September has historically been a very difficult month for investments as measured by a number of indexes including the Dow Jones Industrial Average. Some even call it the worst month for stocks. Mark Hulbert reports that since 1896, the average return for the Dow in September is -1.24%.
How can you combat September’s investing woes? Here are 3 tips to consider:
- Buy More Stocks: While fear generally rules the day when investment returns are headed lower, the age-old adage of “buy low, and sell high” can help you in the long run. This may mean that you increase your savings deferral to your 401(k) during September and October’s lulls so that you’re saving more in a difficult time of year and hence buying at a discount.
- Be Careful What You Sell: On the flip side from buying low, you should evaluate your sell decisions based upon the market environment. When you need to raise cash for your spending needs, look at your overall investments to see what is overweight. If stocks investments have been going down more than bond investments, your bonds allocation may be higher than you originally intended. If you have more fixed income than you intended, selling from the bond side of the ledger would make common rebalancing sense.
- Monitor Losses: If the market does take a tumble, you should evaluate your taxable portfolios to determine if locking in capital losses would be appropriate. Many people analyze their tax situation at the end of the year, but a best practice is to monitor potential loss harvesting throughout the year with the ebbs and flows of the market.
In spite of disappointing September returns over the years, it goes without saying that past performance does not predict future returns. The September historical investment trends are not a rule, just an observation. Above all else, don’t get distracted by monthly peaks and troughs and keep your eye on your overall investment process and goals.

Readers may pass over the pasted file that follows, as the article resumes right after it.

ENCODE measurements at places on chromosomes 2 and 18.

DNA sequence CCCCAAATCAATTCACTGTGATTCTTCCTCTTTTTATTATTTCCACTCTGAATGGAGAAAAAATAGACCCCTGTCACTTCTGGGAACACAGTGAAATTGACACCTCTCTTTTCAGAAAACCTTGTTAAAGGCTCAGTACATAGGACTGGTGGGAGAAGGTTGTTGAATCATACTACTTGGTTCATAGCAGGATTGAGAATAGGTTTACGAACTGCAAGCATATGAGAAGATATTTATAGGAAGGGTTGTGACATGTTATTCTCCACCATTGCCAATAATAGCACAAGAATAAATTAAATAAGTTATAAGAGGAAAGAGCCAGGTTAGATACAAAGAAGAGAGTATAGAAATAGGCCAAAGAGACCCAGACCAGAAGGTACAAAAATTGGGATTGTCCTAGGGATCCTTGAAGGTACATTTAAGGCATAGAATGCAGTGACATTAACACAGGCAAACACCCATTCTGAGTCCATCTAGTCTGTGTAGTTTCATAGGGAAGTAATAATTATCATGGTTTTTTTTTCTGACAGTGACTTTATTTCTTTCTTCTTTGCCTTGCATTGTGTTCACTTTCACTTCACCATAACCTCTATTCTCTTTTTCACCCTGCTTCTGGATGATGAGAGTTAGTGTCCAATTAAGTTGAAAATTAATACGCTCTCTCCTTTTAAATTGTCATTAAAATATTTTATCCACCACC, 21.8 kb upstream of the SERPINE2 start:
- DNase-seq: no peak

Melissa Joy, CFP® is Partner and Director of Investments at Center for Financial Planning, Inc. In 2011, she was honored by Financial Advisor magazine in the inaugural Research All Star List. In addition to her frequent contributions to Money Centered blogs, she writes frequent investment updates at The Center and is regularly quoted in national media publications including The Chicago Tribune, Investment News, and Morningstar Advisor.
Financial Advisor magazine's inaugural Research All Star List is based on job function of the person evaluated, fund selections and evaluation process used, study of rejected fund examples, and evaluation of challenges faced in the job and actions taken to overcome those challenges. Evaluations are independently conducted by Financial Advisor Magazine.
Any opinions are those of Center for Financial Planning, Inc., and are not necessarily those of RJFS or Raymond James. Investing involves risk and investors may incur a profit or a loss. Any information is not a complete summary or statement of all available data necessary for making an investment decision and does not constitute a recommendation. This information is not intended as a solicitation or an offer to buy or sell any investment referred to herein. Investments mentioned may not be suitable for all investors. Prior to making an investment decision, please consult with your financial advisor about your individual situation. You should discuss any tax or legal matters with the appropriate professional.